What does it take for a writer to write? My favorite writer, Flannery O’Connor, gave this advice “Apply the seat of the pants to the seat of the chair.” But, Flannery, for me, and many others, it’s not that easy. Let me give you a few of my excuses for not getting words on paper.
First, I need to have something to say. I need time to think, not just from my brain, but from my heart. At my home, the distractions lure me from the computer like a devious angel. She whispers in my head, “Better run a load of washing before you start writing that short story.” “Make your bed!” “Take a shower!” “Pay your bills.” “Maybe you need to run to the store for milk, for eggs and maybe more Kleenex.”
She is no help at all. My house is neat, the refrigerator stocked, but my stories will never get written if I listen to her.
So what is a well-intentioned writer to do? I think of really great stories to write while I’m going to sleep or on first waking up in the morning. And, of course, the creative ideas roll in like ocean waves while I’m driving around town doing the errands the angel requires. My daughter thinks I have nothing to do since I’m retired. What a laugh! Wish I could show her my list of twenty things that must get done this week.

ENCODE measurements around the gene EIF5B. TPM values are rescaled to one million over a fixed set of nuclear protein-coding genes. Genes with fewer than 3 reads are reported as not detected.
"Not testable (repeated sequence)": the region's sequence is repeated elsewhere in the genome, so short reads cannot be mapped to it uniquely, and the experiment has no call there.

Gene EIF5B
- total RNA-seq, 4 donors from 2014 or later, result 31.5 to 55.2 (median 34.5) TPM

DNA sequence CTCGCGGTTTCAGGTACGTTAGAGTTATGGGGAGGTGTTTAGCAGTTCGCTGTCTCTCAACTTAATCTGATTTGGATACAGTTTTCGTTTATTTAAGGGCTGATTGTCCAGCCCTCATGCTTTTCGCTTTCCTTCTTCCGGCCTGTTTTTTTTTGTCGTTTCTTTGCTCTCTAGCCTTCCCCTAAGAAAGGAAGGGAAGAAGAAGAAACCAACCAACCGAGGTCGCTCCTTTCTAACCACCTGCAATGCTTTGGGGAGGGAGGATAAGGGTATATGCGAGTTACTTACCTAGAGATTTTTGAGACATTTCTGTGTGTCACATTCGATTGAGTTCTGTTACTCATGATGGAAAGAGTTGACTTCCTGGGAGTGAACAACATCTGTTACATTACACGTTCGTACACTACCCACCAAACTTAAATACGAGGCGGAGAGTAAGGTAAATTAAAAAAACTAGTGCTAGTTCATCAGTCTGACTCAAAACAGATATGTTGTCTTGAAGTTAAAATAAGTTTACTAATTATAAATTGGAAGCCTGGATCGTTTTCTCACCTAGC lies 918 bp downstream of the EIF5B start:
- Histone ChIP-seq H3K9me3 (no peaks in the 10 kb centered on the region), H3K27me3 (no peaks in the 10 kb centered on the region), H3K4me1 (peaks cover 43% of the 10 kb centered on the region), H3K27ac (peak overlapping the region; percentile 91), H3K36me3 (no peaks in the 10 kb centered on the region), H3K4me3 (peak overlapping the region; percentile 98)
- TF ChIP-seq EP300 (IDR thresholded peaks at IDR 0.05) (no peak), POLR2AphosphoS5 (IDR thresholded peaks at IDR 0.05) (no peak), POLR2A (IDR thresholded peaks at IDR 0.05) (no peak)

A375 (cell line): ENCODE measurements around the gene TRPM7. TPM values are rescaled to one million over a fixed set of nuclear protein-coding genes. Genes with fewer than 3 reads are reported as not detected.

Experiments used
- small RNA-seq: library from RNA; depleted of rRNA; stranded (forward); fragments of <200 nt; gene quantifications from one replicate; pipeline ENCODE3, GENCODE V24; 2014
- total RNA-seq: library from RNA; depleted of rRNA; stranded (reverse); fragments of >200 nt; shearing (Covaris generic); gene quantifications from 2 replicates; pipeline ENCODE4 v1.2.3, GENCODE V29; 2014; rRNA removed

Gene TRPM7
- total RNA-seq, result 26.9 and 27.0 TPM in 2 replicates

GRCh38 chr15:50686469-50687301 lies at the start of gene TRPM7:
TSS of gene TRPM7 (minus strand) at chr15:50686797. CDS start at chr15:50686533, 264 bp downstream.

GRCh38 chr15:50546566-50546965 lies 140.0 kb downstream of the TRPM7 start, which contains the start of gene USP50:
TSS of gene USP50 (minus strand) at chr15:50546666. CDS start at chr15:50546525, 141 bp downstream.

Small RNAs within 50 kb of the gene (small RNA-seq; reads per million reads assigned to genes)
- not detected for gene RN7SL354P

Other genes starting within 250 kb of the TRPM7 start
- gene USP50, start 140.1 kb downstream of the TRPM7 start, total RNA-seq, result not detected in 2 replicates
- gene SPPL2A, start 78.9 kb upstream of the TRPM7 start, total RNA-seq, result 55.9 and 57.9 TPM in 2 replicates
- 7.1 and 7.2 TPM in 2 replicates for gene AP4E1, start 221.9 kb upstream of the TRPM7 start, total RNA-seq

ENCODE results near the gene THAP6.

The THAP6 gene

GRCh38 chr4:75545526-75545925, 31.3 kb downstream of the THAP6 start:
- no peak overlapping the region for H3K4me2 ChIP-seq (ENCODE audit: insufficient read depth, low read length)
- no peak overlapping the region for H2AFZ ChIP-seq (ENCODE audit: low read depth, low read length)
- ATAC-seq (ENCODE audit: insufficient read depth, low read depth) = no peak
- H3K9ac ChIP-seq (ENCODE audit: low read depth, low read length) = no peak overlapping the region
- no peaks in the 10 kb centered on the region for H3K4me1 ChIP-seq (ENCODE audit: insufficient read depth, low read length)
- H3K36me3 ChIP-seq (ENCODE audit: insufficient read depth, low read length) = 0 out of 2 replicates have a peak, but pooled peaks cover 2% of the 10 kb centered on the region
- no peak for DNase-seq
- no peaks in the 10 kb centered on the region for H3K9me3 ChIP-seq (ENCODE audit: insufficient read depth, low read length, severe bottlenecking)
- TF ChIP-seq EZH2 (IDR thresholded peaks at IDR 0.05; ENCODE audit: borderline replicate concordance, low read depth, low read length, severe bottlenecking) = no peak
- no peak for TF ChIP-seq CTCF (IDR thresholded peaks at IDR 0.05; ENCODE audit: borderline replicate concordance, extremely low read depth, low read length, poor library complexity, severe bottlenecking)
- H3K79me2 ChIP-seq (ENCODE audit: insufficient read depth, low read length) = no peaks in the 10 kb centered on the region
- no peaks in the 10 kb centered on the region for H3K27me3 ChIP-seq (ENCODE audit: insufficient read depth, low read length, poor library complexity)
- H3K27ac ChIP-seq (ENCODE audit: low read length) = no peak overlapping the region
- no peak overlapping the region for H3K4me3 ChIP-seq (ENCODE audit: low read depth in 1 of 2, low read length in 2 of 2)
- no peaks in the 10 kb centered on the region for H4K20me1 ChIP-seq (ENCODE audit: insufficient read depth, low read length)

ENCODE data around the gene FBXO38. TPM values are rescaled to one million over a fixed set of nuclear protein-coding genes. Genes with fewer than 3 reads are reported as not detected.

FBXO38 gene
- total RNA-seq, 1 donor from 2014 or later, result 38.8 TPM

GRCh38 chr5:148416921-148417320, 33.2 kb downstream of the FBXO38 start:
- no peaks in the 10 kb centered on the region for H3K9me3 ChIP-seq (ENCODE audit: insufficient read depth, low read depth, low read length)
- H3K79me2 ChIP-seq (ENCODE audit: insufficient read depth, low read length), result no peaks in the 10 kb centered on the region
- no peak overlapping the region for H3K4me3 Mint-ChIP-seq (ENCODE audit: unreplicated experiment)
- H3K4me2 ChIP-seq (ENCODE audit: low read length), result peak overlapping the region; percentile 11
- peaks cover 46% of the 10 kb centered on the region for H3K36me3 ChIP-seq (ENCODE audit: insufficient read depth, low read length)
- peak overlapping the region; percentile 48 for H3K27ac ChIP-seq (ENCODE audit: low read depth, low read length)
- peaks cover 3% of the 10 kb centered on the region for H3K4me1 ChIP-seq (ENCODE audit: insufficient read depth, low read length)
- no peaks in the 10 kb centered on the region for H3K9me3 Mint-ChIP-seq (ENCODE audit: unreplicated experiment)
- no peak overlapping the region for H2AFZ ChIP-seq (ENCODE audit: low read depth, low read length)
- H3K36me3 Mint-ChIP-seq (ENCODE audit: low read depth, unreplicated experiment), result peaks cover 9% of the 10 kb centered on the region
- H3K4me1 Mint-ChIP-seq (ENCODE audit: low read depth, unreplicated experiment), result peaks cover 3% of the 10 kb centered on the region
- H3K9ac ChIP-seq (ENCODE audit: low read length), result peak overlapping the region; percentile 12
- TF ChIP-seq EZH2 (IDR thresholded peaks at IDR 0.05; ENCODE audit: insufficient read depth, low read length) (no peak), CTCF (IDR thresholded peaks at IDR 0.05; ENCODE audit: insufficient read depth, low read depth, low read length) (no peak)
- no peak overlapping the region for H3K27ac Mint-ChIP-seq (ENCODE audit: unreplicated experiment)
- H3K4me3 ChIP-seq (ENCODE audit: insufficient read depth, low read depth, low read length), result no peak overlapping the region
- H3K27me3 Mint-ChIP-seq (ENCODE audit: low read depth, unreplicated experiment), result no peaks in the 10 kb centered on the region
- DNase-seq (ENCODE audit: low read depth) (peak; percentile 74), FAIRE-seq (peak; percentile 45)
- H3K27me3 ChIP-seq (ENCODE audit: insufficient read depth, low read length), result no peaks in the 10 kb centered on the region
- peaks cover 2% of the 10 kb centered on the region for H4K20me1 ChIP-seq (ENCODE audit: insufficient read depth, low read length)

Is there a solution? Yes, of course. A much nicer angel beckons me to think, to write, to relax in the rolling hills and heavenly vistas at Jordan Hill Farm in central Kentucky. The good angel at Jordan Hill invites me to sit and write by the fireside in the house where history speaks from hand-hewn logs and native stone from the nearby creek. When the good angel lures me outside, the scenery is magnificent, whatever the season. The peace of the place is a writer’s dream. Here at Jordan Hill Farm, I can write, write, write and think, think, think. And you can, too!
Written By: Sandra Plant
Sandra Plant lives in Nashville, Tennessee, where she writes (in between errands) and teaches a creative writing class called “Telling Your Story.” Retired after a 34-year career in public relations and community relations, her writing credits include writing for magazines and newspapers, chapters and stories in several anthologies, and way too many unpublished short stories. She is currently writing a book set beside the Tennessee River near Guntersville, Alabama. She has taught a two-day session of “Telling Your Story” at Jordan Hill Farm and will return for an encore in Spring of 2019.